Pumps can extract crude oil from the Earth. That’s because crude is a liquid – sometimes a thick one, but a liquid nonetheless. But the Earth also contains some oil so stiff it’s more like solid plastic than it is like a liquid. Our Canadian neighbors have a lot of this special form of petroleum.
Solid crude has been known pretty much forever. The ancient names for it include pitch, asphalt, bitumen and tar. Bible stories, like the one with baby Moses floating in a basket sealed with “bitumen and pitch,” show that knowledge of solid petroleum isn’t new.
In the 20th century, Canadian geologists mapped “tar sand” reserves in northern Alberta. As those who follow business news know, those tar sands are now being mined for petroleum. The shovels and trucks that are doing the work are huge even by the standards of modern mining. Each truck-load at Shell’s mine, for example, lumbers out of the pit with 400 tons of oily sand. (That makes the payload on even the largest flat-bed dually look like a dust mite.) If you’ve seen one of our large, open pit copper mines here in the West and you multiply that memory a couple of times, you begin to understand that mining the tar sands is a large-scale operation.
The Athabasca Tar Sands, as its called, is a layer of solid oil in sandstone rock. The layer is about 50 yards thick, which doesn’t sound like so much, but it’s a hundred of miles across. Geologists think that the tar sands contain several hundred billion barrels of petroleum – a King’s ransom. It’s actually possible Canada has as much solid oil as the whole rest of the world has liquid oil.
But you can’t run an internal combustion engine on tar, and making the Canadian deposit into saleable goods isn’t as easy as distilling liquid crude. The tar sands must be processed extensively to extract liquid fuels from it. That takes a lot of water and a lot of energy. It’s a major industrial process, not a pretty tourist site.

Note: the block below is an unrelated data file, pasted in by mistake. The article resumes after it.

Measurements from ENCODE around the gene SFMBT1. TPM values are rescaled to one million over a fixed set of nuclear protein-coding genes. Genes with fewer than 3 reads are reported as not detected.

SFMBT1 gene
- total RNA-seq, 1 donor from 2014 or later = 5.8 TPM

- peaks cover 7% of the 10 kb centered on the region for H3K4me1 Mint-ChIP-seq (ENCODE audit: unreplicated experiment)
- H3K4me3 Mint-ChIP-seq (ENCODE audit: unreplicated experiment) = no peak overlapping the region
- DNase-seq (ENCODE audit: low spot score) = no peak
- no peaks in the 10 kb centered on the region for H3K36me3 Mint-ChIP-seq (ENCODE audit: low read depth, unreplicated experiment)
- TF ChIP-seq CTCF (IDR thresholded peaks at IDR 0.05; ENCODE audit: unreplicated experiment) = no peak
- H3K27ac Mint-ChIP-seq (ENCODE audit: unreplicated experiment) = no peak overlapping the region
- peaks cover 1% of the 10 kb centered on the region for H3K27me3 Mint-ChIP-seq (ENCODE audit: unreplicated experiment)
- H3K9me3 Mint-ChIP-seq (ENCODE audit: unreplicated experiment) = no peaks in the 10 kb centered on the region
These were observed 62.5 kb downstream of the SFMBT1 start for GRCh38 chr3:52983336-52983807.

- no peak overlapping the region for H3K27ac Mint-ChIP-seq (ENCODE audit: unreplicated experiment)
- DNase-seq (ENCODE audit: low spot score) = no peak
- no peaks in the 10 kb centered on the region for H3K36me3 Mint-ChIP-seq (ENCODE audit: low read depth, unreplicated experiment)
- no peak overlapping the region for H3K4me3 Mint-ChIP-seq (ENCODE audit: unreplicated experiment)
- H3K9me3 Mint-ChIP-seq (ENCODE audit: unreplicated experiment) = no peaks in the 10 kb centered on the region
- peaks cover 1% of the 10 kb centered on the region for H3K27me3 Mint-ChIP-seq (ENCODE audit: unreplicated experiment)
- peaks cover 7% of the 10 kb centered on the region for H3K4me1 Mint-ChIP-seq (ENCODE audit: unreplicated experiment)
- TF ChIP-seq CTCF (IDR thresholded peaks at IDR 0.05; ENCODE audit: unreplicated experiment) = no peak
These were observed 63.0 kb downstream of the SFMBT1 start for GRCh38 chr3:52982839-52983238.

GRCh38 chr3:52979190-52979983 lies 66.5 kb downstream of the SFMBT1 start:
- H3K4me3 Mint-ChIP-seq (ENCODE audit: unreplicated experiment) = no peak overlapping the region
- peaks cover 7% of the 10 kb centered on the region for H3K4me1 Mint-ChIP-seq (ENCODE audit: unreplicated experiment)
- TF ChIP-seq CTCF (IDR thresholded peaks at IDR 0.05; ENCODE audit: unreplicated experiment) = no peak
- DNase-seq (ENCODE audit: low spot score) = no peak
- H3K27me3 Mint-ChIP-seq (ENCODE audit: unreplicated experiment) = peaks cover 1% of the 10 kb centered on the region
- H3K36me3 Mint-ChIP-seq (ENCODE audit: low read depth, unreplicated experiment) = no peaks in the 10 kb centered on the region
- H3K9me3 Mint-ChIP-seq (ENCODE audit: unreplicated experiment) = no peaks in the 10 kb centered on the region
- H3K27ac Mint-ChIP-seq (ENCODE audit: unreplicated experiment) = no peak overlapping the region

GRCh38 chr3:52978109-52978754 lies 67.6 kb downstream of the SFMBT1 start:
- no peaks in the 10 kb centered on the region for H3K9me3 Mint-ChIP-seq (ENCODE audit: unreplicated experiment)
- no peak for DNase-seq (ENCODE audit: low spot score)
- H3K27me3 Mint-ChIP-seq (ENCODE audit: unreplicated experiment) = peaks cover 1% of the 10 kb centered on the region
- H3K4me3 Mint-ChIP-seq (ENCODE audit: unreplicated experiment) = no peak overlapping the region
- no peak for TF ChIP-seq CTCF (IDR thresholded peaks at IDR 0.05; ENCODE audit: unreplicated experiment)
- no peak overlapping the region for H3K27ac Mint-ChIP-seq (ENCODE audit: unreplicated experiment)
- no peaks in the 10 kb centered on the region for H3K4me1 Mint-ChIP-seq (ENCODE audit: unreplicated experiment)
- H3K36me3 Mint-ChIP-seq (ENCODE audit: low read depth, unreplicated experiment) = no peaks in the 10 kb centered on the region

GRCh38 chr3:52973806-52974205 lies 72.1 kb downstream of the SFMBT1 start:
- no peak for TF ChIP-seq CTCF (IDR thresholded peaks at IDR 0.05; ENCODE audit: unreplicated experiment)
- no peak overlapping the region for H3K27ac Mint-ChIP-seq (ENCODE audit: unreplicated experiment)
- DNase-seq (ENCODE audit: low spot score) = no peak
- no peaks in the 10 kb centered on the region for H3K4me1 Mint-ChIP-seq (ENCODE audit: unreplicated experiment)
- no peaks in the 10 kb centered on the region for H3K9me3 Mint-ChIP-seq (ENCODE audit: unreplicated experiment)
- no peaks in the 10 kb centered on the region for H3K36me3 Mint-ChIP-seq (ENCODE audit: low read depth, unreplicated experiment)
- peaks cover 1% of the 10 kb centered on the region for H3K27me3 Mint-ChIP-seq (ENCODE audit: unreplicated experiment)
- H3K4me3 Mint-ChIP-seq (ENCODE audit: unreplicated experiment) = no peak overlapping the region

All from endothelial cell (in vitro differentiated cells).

Natural gas is one of the crucial ingredients for converting the heavy oil in Canada’s tar sands to a fully liquid fuel. As you may have noticed from last winter’s heating bill, natural gas isn’t cheap these days. So that’s a major factor for the tar sands. And, to be economically feasible, the scale of the Alberta effort is staggering. There’s a multi-billion dollar investment needed before the first barrel of oil is delivered – that’s up to ten times more money than the development of a traditional oil field. So both energy commitments and money are limiting the development of tar sand resources.
But at the current price of petroleum, Canada’s tar sands are fully economic. That has some Americans wondering about our form of solid oil, called oil shale.
Shale is a common and drab-looking rock made of compressed mud. A few shales in the world have an organic molecule called kerogen in them. Our Green River oil shales in Wyoming, Utah and Colorado have enough kerogen in them we could potentially extract energy from them.
I have some of the Green River rocks in my office, and when I break them open with my trusty rock hammer and quickly sniff the fresh faces, I can smell the kerogen. (Sniffing rocks is one of my pastimes. I learned to like the smell of sulfur because it occurs in a lot of gold ore. There’s nothing like freshly hammered sulfur to start my day off well. But I digress.)
Geologists think there are about 80 billion barrels of crude oil equivalent in the Rocky Mountain oil shales. That’s less than what the Albertans can boast, but it’s nothing to sneeze at.
Unlike the Canadians, we are not mining our solid oil. That’s because shale is tough to process for energy. We would have to add more energy to our oil shales than the Canadians do to their tar sands to extract the kerogen and convert it to liquid fuels.
Still, given the current price of crude, oil shale is looking more economically feasible. So, depending how we sort out our global warming concerns, the younger readers of this paper may see the day that our oil shales are mined for their energy content just as the tar sands in Alberta are now.
In that case, we’ll be doing much more than sniffing the Green River rocks.